Among all of the things that I have learned while working as a professional game dev, two very important things are 1) how to document and test bug fixes and 2) the importance of having a sane build process. I didn’t have a terribly good handle on either of these things when I first created Minim and as a result pushing out a release was a very painful process.
I’ve not always been good about keeping track of exactly which bugs I’ve fixed in a release, or which new features I’ve added. No longer! The past two days have seen verbose comments in my check-ins, which means I should be able to create a pretty exact changelog for the next release. Here’s my most recent check-in comment, to give you an idea of the kinds of things coming up:
- added freqToIndex method for converting a frequency to an index (duh)
- added getAverageCenterFrequency to get the center frequency of an average band from an index
- added forward(float, int) and forward(AudioBuffer,int) so an offset into the array of floats can be provided, in case a user has a large buffer they want to analyze only parts of.
- added setInputMixer(Mixer) so users can specify which Mixer to use when getting TargetDataLines
- added setOutputMixer(Mixer) so users can specify which Mixer to use when getting SourceDataLines
- added getServiceProvider() so that you can get a handle on the implementation being used by Minim.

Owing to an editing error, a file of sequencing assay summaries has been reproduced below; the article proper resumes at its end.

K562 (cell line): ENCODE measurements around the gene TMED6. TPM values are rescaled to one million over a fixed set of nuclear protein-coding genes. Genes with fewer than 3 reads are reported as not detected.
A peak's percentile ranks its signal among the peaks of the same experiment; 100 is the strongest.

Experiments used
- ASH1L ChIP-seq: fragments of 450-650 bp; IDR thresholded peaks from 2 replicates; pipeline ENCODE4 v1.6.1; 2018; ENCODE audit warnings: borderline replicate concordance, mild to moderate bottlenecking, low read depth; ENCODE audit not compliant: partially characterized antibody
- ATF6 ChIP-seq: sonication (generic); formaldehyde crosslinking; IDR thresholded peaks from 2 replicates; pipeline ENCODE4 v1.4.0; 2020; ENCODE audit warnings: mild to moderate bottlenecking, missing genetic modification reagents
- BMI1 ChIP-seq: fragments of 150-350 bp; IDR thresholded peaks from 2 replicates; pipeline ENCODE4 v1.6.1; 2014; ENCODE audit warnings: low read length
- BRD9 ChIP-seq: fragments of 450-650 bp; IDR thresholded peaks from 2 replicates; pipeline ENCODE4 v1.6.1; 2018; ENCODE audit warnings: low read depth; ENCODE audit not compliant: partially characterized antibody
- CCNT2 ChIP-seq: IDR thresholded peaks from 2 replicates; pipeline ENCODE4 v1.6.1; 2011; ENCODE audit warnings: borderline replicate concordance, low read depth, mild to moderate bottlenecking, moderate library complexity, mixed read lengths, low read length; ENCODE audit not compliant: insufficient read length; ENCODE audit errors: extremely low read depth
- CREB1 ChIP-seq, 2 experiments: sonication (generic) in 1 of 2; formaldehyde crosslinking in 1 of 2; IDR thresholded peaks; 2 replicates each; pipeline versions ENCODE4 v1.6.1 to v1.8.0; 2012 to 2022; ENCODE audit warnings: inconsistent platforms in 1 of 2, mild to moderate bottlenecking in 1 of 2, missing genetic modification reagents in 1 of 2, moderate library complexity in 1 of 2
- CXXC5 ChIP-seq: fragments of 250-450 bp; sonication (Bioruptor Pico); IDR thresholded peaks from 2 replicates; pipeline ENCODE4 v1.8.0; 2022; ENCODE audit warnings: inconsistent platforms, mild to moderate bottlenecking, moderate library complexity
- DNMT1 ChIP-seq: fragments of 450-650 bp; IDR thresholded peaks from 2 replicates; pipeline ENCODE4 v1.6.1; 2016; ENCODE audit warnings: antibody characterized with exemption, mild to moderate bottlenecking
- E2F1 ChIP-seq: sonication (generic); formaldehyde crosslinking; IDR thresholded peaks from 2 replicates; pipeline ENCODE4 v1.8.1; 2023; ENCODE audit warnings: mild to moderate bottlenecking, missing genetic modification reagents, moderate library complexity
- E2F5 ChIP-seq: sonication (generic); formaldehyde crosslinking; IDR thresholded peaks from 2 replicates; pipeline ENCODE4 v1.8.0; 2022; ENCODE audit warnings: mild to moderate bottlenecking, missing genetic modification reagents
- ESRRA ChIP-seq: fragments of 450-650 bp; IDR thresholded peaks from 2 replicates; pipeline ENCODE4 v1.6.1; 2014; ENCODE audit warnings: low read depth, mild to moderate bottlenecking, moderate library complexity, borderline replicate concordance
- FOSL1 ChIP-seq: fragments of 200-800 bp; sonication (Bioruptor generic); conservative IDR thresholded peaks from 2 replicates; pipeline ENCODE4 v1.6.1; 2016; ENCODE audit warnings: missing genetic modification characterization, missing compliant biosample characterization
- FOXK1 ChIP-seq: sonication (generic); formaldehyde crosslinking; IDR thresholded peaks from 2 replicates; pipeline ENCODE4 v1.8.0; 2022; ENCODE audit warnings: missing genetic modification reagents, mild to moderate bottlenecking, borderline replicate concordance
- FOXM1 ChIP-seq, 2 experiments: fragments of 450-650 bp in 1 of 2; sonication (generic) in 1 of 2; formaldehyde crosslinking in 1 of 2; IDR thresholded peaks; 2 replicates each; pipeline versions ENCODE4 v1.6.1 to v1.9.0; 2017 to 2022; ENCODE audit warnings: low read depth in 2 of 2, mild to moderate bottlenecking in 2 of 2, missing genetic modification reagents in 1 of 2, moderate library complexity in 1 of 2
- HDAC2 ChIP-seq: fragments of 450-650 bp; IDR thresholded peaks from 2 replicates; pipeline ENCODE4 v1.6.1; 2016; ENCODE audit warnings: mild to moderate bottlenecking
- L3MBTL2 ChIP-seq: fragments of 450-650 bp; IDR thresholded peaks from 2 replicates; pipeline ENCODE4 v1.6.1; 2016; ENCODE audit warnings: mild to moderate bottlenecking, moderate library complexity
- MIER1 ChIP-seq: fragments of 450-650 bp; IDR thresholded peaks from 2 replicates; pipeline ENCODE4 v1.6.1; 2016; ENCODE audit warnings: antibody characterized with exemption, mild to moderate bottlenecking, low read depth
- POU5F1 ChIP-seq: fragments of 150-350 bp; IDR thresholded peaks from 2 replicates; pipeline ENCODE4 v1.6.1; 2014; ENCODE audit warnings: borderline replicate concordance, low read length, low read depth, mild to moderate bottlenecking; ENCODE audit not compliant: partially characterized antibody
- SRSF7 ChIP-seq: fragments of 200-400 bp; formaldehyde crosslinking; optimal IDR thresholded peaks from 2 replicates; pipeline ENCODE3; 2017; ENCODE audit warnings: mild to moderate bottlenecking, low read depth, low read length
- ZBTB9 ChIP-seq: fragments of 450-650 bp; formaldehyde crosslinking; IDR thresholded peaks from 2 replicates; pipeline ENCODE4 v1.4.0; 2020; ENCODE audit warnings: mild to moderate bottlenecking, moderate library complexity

- added createSample functions to get an AudioSample using a buffer(s) of floats.
- added getAudioSample(float, AudioFormat, int) and getAudioSample(float, float, AudioFormat, int) interface functions for requesting AudioSamples with buffers instead of from files.
Creating and uploading new JAR files is not the hard part of doing a release. No, the hard part is making sure all of my online examples are up-to-date and making sure the Manual reflects any additions or changes to the API. The biggest pain with the examples is that the directory structure that I use on the website does not match the local directory structure, so it’s not just an easy drag-and-drop. I have my examples set up as a subdirectory in my Processing sketch folder, but what actually gets uploaded to the website are the contents of the applet directory that is generated for each sketch when I export it. Man, I would love to know a way to tell Processing to export an applet to a location other than the sketch folder, because then I could export to a directory structure that is the same as what’s on the web.
In any event, that’s a pain, and I need to figure that out, but I also finally got around to creating a subversion repository for all of the example source files. This will at least make it easier for me to tell at a glace which sketches need to have applets re-exported and uploaded. Maybe I can even figure out how to create an automated process for this. But, one thing I had to do before I could commit all of the examples, was delete all of the applet directories. To do that, I googled around and found this totally helpful batch file:
FOR /F "tokens=*" %%G IN ('DIR /B /AD /S *.svn*') DO RMDIR /S /Q %%G
That particular code will delete all subdirectories that match the name “*.svn*” under the directory it is executed in. All I had to do was change the name to match to “applet”. It’s all really clearly explained in this forum post and worked liked a charm.
So, that’s at least one part of my build process that’s been sanitized (by which I mean: made sane)!